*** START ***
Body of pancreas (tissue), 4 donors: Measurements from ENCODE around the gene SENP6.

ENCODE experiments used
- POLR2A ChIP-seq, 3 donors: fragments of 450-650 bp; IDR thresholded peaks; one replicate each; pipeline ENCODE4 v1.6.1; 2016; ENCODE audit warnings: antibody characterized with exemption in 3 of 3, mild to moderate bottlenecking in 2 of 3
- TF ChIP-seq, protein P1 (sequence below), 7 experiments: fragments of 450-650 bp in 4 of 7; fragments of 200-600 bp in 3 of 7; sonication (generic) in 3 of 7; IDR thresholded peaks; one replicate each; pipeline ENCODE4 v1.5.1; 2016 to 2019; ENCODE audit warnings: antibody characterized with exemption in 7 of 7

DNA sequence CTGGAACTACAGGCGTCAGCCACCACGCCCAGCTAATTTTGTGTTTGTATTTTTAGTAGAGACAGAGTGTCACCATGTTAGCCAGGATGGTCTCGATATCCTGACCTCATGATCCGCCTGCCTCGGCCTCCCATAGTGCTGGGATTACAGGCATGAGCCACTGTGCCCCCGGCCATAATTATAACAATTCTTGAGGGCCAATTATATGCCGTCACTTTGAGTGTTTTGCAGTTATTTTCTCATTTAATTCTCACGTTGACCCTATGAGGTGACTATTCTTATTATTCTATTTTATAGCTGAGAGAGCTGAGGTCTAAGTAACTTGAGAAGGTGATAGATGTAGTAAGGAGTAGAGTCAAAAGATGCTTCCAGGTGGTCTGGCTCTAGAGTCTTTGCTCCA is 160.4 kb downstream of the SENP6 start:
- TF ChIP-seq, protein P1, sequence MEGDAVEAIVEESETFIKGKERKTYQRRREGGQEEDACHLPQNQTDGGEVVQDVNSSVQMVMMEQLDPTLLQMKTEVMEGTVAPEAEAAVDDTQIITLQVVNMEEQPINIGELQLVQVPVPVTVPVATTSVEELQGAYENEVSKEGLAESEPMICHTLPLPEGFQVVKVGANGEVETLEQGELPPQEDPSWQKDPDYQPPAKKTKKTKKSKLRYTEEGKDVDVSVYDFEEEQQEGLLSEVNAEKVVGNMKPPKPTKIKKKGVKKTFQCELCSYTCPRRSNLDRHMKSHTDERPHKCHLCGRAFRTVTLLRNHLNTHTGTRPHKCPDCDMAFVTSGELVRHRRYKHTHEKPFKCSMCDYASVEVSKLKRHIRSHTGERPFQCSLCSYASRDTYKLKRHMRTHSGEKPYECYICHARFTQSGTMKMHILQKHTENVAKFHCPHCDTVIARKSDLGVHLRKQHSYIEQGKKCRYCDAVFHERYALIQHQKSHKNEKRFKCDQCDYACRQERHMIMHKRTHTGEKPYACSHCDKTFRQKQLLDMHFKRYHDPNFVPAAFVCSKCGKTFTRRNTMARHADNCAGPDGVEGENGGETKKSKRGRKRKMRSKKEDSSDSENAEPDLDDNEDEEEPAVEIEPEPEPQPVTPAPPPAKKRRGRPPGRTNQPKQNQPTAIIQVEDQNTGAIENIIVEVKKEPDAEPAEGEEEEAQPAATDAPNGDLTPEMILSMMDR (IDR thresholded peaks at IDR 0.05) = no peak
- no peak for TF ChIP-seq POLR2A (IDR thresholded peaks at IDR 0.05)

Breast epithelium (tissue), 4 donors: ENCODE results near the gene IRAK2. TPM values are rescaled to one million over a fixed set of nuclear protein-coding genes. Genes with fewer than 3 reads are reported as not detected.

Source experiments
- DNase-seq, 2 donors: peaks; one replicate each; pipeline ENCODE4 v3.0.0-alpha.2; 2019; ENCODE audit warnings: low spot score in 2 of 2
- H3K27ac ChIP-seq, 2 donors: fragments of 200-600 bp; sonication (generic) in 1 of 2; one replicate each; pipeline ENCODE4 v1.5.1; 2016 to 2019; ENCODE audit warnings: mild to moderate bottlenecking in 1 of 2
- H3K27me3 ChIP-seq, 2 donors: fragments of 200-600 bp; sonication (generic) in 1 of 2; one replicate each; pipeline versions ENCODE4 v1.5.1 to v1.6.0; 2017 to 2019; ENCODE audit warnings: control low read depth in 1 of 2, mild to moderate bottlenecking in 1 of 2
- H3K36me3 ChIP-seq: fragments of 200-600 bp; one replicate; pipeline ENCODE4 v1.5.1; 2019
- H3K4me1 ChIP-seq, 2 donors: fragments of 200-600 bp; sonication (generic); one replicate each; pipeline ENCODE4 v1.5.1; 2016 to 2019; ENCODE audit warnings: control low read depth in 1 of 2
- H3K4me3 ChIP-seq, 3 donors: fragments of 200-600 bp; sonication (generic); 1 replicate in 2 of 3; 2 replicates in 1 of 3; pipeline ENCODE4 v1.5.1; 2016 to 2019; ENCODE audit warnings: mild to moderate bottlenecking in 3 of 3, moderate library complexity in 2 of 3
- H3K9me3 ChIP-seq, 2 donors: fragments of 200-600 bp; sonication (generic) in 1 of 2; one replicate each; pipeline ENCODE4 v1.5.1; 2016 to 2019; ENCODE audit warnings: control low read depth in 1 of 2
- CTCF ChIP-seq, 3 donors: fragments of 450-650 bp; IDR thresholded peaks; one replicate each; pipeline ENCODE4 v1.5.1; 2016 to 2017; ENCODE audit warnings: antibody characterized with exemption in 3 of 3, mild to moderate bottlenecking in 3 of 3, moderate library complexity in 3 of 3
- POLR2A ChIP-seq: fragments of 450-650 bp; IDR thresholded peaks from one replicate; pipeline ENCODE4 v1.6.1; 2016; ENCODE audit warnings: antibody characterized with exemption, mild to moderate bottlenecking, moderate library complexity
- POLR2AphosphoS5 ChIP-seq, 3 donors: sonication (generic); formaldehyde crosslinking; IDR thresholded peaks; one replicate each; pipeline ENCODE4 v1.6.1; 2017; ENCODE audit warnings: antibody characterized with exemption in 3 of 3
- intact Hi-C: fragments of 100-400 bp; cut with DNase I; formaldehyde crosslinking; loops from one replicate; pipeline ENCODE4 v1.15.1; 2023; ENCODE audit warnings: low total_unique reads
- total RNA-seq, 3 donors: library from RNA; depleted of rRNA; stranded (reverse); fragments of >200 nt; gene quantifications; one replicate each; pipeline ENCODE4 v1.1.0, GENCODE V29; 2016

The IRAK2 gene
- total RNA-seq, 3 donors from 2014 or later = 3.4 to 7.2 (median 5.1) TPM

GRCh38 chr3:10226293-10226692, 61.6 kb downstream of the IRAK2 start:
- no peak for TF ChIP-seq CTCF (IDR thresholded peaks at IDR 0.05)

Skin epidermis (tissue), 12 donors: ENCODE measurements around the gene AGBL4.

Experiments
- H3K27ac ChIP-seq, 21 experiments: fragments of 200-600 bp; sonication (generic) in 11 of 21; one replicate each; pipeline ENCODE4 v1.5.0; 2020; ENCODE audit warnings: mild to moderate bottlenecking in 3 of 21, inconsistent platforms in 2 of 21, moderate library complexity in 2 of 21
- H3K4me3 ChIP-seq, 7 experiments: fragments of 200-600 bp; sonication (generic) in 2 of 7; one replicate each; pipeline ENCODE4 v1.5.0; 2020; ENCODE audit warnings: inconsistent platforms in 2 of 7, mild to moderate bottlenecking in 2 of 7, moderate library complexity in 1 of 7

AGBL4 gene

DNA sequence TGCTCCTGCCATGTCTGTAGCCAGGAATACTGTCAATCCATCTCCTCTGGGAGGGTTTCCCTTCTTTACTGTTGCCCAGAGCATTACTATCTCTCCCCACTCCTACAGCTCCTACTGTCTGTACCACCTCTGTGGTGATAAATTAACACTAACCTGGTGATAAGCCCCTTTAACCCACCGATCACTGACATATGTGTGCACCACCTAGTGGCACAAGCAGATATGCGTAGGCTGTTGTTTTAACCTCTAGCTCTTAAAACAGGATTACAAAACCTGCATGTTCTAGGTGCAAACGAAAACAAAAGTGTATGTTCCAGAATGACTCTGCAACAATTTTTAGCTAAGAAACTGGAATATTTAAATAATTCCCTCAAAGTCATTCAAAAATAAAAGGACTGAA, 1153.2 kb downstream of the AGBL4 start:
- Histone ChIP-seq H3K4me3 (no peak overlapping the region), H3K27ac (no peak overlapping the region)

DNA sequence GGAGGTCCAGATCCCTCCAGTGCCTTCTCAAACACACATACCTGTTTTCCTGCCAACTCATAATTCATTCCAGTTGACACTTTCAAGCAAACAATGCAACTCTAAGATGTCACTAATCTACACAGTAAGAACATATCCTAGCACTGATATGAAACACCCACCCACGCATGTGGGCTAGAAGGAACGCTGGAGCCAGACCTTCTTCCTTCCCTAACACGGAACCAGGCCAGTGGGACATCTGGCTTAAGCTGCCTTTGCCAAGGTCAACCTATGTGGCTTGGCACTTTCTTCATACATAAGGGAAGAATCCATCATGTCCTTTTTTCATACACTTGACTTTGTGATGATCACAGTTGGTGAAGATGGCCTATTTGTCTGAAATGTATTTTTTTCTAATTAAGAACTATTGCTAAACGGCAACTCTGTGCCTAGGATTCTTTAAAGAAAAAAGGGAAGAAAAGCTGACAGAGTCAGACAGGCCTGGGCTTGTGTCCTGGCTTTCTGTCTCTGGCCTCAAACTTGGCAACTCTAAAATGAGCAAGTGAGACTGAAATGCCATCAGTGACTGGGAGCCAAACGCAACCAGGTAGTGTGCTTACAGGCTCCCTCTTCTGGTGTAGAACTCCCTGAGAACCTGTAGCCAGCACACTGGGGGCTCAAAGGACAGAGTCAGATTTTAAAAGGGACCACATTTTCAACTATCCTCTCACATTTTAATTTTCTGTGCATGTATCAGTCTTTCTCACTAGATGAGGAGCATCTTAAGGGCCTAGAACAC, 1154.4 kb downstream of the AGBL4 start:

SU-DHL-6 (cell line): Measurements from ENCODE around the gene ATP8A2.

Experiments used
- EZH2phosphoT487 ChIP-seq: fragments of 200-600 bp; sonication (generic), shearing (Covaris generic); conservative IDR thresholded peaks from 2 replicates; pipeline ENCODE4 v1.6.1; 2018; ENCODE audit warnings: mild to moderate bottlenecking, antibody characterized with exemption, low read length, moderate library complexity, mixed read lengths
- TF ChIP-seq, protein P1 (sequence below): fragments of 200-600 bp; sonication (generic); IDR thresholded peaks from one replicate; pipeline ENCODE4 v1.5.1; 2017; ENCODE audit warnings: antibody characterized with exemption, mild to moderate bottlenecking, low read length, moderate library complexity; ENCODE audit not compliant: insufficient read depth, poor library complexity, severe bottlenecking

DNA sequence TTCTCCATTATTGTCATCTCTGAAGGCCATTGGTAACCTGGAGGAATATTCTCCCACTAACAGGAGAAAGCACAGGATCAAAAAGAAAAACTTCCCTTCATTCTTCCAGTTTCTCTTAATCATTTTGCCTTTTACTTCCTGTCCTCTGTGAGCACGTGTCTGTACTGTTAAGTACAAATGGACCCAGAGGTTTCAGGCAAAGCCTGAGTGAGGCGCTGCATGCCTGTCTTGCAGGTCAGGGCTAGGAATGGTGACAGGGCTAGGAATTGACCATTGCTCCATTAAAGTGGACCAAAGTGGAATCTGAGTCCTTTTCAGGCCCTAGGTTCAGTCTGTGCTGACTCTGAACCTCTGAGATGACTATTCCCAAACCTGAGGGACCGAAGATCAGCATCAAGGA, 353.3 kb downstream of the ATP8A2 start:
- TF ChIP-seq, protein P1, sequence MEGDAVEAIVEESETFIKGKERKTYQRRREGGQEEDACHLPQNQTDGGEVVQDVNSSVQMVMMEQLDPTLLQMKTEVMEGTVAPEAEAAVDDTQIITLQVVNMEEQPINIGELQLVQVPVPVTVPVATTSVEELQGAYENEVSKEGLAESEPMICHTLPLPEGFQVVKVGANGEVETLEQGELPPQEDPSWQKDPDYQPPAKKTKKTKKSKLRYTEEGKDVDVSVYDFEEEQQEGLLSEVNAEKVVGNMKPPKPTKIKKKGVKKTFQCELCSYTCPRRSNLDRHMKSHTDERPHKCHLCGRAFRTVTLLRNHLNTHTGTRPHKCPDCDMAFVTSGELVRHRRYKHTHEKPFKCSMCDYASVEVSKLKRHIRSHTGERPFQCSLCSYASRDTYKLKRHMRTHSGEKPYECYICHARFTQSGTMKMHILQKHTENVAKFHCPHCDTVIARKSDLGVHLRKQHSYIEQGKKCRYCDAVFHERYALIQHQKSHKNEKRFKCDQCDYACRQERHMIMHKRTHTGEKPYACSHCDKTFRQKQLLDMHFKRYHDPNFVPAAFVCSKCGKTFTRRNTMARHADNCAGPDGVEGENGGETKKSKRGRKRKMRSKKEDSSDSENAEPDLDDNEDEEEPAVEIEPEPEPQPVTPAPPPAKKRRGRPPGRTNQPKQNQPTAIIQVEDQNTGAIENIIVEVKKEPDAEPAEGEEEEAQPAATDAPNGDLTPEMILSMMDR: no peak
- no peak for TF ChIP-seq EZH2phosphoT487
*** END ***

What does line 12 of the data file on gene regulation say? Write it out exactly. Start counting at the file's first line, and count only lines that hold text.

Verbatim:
- H3K27me3 ChIP-seq, 2 donors: fragments of 200-600 bp; sonication (generic) in 1 of 2; one replicate each; pipeline versions ENCODE4 v1.5.1 to v1.6.0; 2017 to 2019; ENCODE audit warnings: control low read depth in 1 of 2, mild to moderate bottlenecking in 1 of 2